Nieuport 24

From Wikipedia, the free encyclopedia
Jump to navigation Jump to search
Nieuport 24 and 24bis
Nieuport 24 with fancy paintjob.jpg
Nieuport 24 C.1
Role fighter / advanced trainer
National origin France
Manufacturer Nieuport
Designer Gustave Delage
First flight 1917
Status retired
Primary users Aéronautique Militaire
Royal Flying Corps
Royal Naval Air Service
Developed from Nieuport 17bis
Variants Nieuport 27

The Nieuport 24 was a French sesquiplane fighter aircraft during World War I designed by Gustave Delage as a replacement for the successful Nieuport 17. In the event its performance was little better than the type it was meant to replace, which was largely superseded by the SPAD S.7 instead. Operational Nieuport 24s served with French, British and Russian units, and the type also served widely as an advanced trainer.

Design and development[edit]

The Nieuport 24 introduced a new fuselage of improved aerodynamic form, rounded wingtips, and a tail unit incorporating a small fixed fin and a curved rudder. The tailskid was sprung internally and had a neater appearance than that on earlier Nieuports. A 130 hp Le Rhône rotary engine was fitted.

There were initial structural problems with the new tail, and most production aircraft of the type were of the Nieuport 24bis model, which retained the fuselage and wings of the 24, but reverted to the Nieuport 17 type tailplane, tailskid and rectangular balanced rudder. The new tail was finally standardised on the Nieuport 27.

A batch of Nieuport 24bis were built in England for the Royal Naval Air Service.

The standard armament of the Nieuport 17 (a synchronised Vickers in French service - a Lewis gun on a Foster mounting on the top wing in British service) was retained to save weight and retain a good performance, although many 24s were used as advanced trainers and normally flown without guns.

Service history[edit]

Nieuport 24bis trainers

In the summer of 1917, when the Nieuport 24 and 24bis. were coming off the production line, most French fighter squadrons were replacing their Nieuport 17s with SPAD S.VIIs – and many of the new fighters went to fighter training schools, and to France’s allies, including the Russians, and the British, who used theirs well into 1918, due to a shortage of S.E.5as. A few French units retained the Nieuport through late 1917 – the type was actually preferred by some pilots, especially the famous Charles Nungesser.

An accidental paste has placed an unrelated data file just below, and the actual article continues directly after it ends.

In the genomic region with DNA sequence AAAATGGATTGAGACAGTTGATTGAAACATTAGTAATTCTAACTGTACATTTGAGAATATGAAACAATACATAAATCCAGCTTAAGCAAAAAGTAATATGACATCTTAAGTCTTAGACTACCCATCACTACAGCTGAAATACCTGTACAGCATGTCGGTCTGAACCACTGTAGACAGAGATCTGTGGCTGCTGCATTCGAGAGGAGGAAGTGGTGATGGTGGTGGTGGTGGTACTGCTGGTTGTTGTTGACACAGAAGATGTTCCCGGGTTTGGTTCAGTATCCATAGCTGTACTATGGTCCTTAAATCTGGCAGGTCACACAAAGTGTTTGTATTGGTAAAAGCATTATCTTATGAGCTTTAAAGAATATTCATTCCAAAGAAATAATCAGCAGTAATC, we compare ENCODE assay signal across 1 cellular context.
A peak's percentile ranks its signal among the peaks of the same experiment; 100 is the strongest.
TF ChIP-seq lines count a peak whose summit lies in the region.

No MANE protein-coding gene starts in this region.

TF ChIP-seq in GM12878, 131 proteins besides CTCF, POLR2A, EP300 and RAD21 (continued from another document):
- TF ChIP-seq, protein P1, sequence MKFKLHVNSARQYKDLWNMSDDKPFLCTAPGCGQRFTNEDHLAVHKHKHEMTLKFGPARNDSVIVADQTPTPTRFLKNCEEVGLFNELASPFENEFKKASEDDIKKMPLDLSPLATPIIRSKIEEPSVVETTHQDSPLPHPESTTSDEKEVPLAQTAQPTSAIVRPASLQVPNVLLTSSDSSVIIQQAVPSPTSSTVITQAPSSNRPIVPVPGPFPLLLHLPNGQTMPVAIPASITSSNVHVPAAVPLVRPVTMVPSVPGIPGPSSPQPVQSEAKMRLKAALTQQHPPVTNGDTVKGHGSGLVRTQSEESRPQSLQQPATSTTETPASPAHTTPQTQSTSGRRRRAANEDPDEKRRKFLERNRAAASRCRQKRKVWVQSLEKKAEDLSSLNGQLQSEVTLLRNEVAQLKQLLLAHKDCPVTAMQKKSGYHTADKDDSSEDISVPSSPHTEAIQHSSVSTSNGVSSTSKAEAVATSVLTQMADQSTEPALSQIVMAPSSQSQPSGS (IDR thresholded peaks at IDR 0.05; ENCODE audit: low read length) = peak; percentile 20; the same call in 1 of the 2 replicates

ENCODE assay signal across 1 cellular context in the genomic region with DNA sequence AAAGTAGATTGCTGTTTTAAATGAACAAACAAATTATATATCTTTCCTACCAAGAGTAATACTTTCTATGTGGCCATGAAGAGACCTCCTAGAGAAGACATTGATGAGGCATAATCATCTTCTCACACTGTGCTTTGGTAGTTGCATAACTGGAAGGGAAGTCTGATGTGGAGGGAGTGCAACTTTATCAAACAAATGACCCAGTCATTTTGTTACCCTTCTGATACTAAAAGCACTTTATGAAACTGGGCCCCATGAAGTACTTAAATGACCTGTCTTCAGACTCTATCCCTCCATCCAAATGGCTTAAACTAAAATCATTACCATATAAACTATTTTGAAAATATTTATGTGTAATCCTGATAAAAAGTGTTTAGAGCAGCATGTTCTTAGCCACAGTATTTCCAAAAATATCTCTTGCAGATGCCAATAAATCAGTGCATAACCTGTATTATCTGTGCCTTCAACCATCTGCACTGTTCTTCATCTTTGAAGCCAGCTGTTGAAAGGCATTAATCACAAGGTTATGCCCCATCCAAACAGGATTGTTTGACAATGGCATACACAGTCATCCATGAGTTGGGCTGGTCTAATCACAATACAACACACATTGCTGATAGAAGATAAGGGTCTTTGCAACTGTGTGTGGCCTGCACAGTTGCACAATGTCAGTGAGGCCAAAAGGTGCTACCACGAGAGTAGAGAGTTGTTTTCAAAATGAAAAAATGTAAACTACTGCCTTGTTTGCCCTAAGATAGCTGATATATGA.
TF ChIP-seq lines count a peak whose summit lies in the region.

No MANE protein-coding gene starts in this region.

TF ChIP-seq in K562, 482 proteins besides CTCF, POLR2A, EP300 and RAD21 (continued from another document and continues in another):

Some of the large number of Nieuport advanced trainers bought by the Americans for their flying schools in France in November 1917 were 24s or 24bis.


Nieuport 24
single seat fighter
Nieuport 24bis
similar to 24 but used earlier metal tail with a comma shaped rudder and an angular horizontal tail.
Nieuport 27
development of 24 with pivoted tailskid.
Nakajima Ko-3
Japanese built version of the Nieuport 24.
Nieuport B.Kh2
Siamese designation for Nieuport 24bis.


Japanese Nakajima Ko-3, a licence built Nieuport 24
Thailand Siam (Thailand)
 United Kingdom
 Soviet Union
 United States
 Kingdom of Yugoslavia

Specifications (Nieuport 24bis.)[edit]

Data from[citation needed]

General characteristics



See also[edit]

Related development


  1. ^ Andersson Air Enthusiast May/June 2003, p. 20.
  2. ^ Историја. "Нијепор 24". Retrieved 2014-02-05.
  3. ^ Bruce 1982, p. 336.


  • Andersson, Lennart. "Turbulent Origins: The First 30 Years of Aviation in Afghanistan". Air Enthusiast, No. 105, May/June 2003. pp. 19–27. ISSN 0143-5450.
  • Bruce, Jack M. "More Nieuport Classics". Air Enthusiast, Number Five, November 1977-February 1978. Bromley, Kent, UK: Pilot Press. pp. 14–28.
  • Bruce, J.M. The Aeroplanes of the Royal Flying Corps (Military Wing). London:Putnam, 1982. ISBN 0-370-30084-X.
  • Bruce, J.M. (1994). Nieuport Fighters - A Windsock Datafile Special Volumes 1 & 2. Herts, UK: Albatros Publications. ISBN 978-0948414541.
  • Cheesman E.F. (ed.) Fighter Aircraft of the 1914-1918 War Letchworth, Harletford Publications, 1960 pp. 96–97
  • Cooksley, Peter (1997). Nieuport Fighters In Action. In Action Aircraft Number 167. Carrollton, TX: Squadron/Signal Publications. ISBN 978-0897473774.
  • Franks, Norman (2000). Nieuport Aces of World War 1 - Osprey Aircraft of the Aces 33. Oxford: Osprey Publishing. ISBN 1-85532-961-1.
  • Janić Č, Petrović O, Short History of Aviation in Serbia, Beograd, Aerokomunikacije, 2011. ISBN 978-86-913973-2-6
  • Kowalski, Tomasz J (2003). Nieuport 1-27. Lublin: Kagero. ISBN 978-8389088093.
  • Sanger, Ray (2002). Nieuport Aircraft of World War One. Wiltshire: Crowood Press. ISBN 978-1861264473.
  • Taylor, John W. R., and Jean Alexander. "Combat Aircraft of the World" New York: G.P. Putnam's Sons, 1969 Pg.115 Library of Congress Catalog Card Number 68-25459